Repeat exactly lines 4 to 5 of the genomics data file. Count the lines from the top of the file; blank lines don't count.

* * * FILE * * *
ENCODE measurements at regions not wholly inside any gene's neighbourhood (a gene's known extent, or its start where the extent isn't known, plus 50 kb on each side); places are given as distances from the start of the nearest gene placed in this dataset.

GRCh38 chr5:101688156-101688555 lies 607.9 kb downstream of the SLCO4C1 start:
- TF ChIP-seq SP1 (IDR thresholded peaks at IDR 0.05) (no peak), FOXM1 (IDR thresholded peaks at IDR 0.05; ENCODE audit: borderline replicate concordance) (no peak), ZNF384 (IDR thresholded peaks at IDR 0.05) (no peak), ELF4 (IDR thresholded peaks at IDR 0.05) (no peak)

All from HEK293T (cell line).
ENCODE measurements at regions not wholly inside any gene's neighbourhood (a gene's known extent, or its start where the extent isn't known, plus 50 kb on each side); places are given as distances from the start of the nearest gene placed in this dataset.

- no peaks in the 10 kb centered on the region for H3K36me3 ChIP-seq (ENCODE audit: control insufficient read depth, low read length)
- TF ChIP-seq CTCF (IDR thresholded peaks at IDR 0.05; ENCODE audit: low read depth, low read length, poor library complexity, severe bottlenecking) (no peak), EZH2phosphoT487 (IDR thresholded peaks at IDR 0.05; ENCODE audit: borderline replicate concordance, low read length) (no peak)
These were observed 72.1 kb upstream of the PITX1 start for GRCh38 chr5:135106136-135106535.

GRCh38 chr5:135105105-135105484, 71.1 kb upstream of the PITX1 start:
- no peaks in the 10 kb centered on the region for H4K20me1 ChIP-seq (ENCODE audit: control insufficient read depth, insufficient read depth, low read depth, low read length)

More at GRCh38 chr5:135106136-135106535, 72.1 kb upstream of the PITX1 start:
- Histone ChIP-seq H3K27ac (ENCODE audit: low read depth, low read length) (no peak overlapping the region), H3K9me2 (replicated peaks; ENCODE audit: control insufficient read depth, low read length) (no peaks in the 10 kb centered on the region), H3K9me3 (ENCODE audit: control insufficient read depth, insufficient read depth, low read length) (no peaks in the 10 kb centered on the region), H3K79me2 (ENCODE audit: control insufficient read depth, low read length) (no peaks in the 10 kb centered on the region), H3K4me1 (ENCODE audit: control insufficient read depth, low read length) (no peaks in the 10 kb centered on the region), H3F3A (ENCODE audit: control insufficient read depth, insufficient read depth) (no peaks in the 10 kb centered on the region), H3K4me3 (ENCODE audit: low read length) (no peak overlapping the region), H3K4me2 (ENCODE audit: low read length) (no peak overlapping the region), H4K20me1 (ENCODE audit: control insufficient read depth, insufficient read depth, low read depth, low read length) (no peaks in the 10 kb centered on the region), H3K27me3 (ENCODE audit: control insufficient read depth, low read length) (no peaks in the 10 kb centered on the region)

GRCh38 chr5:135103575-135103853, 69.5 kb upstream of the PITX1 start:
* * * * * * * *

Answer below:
All from HEK293T (cell line).
ENCODE measurements at regions not wholly inside any gene's neighbourhood (a gene's known extent, or its start where the extent isn't known, plus 50 kb on each side); places are given as distances from the start of the nearest gene placed in this dataset.